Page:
With the turmoil of the pandemic and political unrest, you may be seeing resentment creep into your team. Under stress, differences of all sorts may be more common, even with many teams still working remotely. And once resentment is established, it’s extraordinarily difficult to unroot it. Fortunately, a carefully crafted approach can reduce this risk.
There is a Japanese proverb which states, “The nail that sticks up gets hammered down.” During these times, you may naturally rely heavily on your top performers, burdening them with the most work and highest expectations. If you want your top performers to resent management and lower performers for not pulling their weight, this is the course of action for you. If not, keep reading!
Don’t focus your energy solely on your high performers. Resentment is a two-way street. Your top performers can resent your low performers and your low performers can resent your high performers as well as management. One way this happens is by creating lofty projections for your team based on your high performers’ work. As you know, just because your high performers work at a certain level, it doesn’t mean the rest of the team is able to work at that level.
Here are a few ideas on how you can encourage your team to meet expectations with minimal risk of resentment.
Giving performance-based rewards is nothing new or novel. Businesses award them at the end of the year or other specified time period. Although effectiveness is openly debated, there is one issue that stands out to me. Bonuses that constitute a large part of a person’s compensation introduces motivation to game the system.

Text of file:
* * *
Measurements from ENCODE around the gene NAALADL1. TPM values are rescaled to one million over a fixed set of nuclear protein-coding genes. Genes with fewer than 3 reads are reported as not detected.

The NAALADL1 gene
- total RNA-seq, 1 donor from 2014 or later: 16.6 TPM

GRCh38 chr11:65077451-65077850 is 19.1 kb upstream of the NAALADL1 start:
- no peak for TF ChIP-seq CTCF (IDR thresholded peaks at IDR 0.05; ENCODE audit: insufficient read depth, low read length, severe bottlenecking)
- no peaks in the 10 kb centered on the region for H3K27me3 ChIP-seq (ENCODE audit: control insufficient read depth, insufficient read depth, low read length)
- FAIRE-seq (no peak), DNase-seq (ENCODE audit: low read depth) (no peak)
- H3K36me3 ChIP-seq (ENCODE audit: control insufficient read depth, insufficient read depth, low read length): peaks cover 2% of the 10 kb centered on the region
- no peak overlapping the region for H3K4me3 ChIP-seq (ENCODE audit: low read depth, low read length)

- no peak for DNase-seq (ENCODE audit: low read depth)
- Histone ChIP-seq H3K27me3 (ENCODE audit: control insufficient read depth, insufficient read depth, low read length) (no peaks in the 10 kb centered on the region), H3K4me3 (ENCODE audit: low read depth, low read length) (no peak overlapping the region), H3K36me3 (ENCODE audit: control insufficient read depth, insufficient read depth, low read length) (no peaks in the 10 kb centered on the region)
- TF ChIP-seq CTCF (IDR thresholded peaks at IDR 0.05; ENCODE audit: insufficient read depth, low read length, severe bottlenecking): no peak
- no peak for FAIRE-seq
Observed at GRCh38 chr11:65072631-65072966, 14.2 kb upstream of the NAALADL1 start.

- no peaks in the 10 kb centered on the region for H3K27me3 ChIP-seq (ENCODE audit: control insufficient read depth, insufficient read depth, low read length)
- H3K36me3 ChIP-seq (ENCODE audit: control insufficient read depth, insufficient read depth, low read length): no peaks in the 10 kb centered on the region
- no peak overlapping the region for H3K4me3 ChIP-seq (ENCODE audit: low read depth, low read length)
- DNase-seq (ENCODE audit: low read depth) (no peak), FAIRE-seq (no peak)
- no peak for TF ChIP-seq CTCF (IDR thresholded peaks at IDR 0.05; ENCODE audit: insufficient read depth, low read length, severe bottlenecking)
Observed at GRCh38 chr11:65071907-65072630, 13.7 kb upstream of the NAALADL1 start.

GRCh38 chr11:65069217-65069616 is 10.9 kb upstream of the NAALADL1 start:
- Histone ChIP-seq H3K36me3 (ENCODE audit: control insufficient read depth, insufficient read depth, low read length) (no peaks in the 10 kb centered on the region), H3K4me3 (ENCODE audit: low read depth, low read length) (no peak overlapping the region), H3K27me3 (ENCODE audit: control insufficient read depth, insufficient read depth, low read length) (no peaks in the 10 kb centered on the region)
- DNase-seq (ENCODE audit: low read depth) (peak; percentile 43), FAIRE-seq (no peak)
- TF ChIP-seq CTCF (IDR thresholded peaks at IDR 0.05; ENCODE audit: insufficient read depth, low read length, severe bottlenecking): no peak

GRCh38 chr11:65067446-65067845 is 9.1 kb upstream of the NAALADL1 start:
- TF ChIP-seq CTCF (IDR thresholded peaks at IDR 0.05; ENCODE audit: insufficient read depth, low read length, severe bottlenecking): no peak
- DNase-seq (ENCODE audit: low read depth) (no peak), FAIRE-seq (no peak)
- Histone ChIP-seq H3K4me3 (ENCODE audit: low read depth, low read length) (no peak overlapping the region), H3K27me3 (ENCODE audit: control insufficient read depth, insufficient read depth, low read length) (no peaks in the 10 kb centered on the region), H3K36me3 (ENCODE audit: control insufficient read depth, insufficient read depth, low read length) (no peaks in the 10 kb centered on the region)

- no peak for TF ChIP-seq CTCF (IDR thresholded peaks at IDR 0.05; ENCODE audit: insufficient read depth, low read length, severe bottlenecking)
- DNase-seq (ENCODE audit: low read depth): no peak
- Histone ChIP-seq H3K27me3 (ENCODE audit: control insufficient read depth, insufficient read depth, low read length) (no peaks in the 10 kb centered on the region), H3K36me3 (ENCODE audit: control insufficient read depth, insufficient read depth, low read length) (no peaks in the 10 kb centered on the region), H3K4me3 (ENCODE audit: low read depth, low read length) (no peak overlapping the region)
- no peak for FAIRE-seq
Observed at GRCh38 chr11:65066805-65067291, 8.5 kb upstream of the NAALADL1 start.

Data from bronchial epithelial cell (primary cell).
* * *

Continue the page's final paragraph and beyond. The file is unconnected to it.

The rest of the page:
Did you know there is a growing body of research that suggests awarding or allocated a set bonus upfront may produce better results?
This has been successful because the motivation created by the threat of losing all or a significant portion of a predetermined amount is greater than the prospect of future gain. This is one of the reasons insurance companies can exist. For many, the threat of losing a large sum of money at some point justifies paying an insurance company much more than they’re likely to ever get in return.
If taking away your employee’s bonus seems too harsh, you can modify the concept. Allocating a specified amount upfront then allocating an amount based on performance that is paid later can be perceived as a valid and fair approach.
Here are a few things you can do to proactively avoid resentment:
Stay in tune with your high performers. Watch for changes in behavior like isolation and disengagement. If you sense something is wrong, talk to them. Use your leadership courage to find out what is causing their unhappiness. Losing them at this time could have a negative effect on your business results.
Resist increasing your high performers’ workload. Instead ask them to mentor less experienced lower performers. This can prevent their isolation, increase their engagement, and improve the team’s efficiency through knowledge sharing. Furthermore, it’s a great exercise to fortify the team spirit.
Have your team leaders work with other employees to create a team-wide performance plan that meets the stated goals. This creates buy-in, enables team-accountability and shows your trust in the team.
It’s important to hold one-on-one meetings to prepare teams for busy times of the year. During these meetings, pay particular attention to lower-performers. The goal is to understand their motivators and use that information to help them when they appear disengaged. Additionally, drive home your message that they’re an integral part of the team and the goal cannot be reached without their contributions.
If you’d like to discuss tactics you can employ to ensure good employee relations throughout the year, even during a pandemic, contact me.